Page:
Labor delays and strikes in German and Dutch ports have created a large pile of export containers to the United States, which will take months to clear.
According to bills found through ImportGenius, some of the items exported from these ports are important components of the automotive sector, such as lithium batteries, fully assembled cars, as well as a wide range of car parts and chassis. Mercedes, BMWand Ford mentioned in recent US Customs documents.
“U.S. importers need to look four to five weeks in advance to see if a ship is available,” said Andreas Brown, Europe, Middle East and Africa Ocean products director at Crane Worldwide Logistics. “It’s not normal. Also, if you have a chance to book a place on the ship, then you have to find an empty container that can be in the hinterland.”
Home decor, flooring and furniture from Ikea were also listed.
“The congestion from these ports is spreading to other major European ports,” Brown said.
Ship arrivals, container handling and container availability, as well as delays in cargo transportation are common problems.
According to Sea-Intelligence, which tracks the reliability of ship schedules, only 30-40% of all global schedules are on time. Brown said that overcrowding will be exacerbated during logistics planning.
Unfortunately, moving empty or full containers from the hinterland or ports is also a problem. Rail congestion, slowing down the workforce and strikes left the rails clogged.
“They can’t bring any containers to the port (Hamburg and Bremerhaven) ahead of time,” Brown said. “They have to wait seven days before they leave, and even that doesn’t mean it will be automatically loaded onto the ship, because the capacity of the railway yard is high and there are traffic jams.”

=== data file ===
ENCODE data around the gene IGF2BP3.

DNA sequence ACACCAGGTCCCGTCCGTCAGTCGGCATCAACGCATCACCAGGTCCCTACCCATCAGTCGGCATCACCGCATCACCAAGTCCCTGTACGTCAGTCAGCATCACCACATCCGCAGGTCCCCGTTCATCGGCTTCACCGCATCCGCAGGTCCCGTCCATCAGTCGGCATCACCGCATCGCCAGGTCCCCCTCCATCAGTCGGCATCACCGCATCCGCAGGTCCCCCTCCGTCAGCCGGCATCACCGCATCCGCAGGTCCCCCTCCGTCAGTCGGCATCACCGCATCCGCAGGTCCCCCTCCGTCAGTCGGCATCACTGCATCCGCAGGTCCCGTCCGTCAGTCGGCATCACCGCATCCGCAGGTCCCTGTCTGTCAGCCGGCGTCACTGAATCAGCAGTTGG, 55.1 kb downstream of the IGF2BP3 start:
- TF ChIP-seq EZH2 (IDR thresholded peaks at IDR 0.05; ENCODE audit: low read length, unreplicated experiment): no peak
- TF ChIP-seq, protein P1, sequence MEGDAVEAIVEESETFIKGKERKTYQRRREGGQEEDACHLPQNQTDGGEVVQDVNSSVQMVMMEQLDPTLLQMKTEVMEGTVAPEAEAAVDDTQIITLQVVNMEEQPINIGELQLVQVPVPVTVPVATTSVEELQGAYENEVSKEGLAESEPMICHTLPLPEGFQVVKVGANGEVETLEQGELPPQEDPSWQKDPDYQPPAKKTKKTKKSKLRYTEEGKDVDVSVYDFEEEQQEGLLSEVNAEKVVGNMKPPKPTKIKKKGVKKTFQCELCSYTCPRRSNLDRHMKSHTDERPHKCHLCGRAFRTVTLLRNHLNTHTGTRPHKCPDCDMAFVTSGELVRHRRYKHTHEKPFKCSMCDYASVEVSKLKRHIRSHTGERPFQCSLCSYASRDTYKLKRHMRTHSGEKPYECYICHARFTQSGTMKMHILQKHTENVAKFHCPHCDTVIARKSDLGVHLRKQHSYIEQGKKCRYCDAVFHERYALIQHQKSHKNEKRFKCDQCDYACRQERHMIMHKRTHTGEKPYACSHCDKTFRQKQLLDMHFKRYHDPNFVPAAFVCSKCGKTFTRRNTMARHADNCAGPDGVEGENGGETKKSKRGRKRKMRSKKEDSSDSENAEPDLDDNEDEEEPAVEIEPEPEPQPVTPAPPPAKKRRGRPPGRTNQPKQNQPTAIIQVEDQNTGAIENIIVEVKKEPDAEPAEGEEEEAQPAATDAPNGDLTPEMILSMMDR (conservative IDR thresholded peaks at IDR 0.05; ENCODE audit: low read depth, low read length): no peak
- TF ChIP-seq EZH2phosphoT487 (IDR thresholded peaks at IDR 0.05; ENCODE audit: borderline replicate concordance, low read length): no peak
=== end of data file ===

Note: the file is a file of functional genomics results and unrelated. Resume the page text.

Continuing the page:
While congestion, which reduces the availability of containers, is a source of concern for importers, the lack of accepted containers can increase tariffs. These costs are passed on to the consumer, which increases inflation.
“Yes, the strikes have had a big impact, but the traffic jam has accumulated so much that even if there are no more strikes, the situation will remain chaotic for the next three months,” Brown said. “Some carriers have evaded volumes from German ports to Antwerp and Rotterdam, which has led to an increase in congestion. This traffic jam has created a domino effect of delays. Ships from Europe to the east coast of the United States will also lag behind,” he added.
After a container was on board, Brown told CNBC that U.S. importers could expect containers to arrive between seven and nine days late.
The German trade union Verdi and the Central Association of German Seaport Companies (ZDS) begin the sixth round of talks on Tuesday.
CNBC Supply Chain Heat Map data providers are artificial intelligence and forecasting analytics company Everstream Analytics; global freight booking platform Freightos, creator of the Freightos Baltic Dry Index; logistics providers OL USA; supply chain exploration platform FreightWaves; supply chain platform Blume Global; third-party logistics provider Orient Star Group; MarineTraffic marine analytics firm; marine visibility data company Project44; maritime transport information company MDS Transmodal UK; Xeneta, a comparative analytical firm for ocean and air cargo; Sea-Intelligence ApS, a leading provider of research and analysis; Crane Worldwide Logistics; and Seko Logistics, an airline, DHL Global Forwarding and freight logistics provider.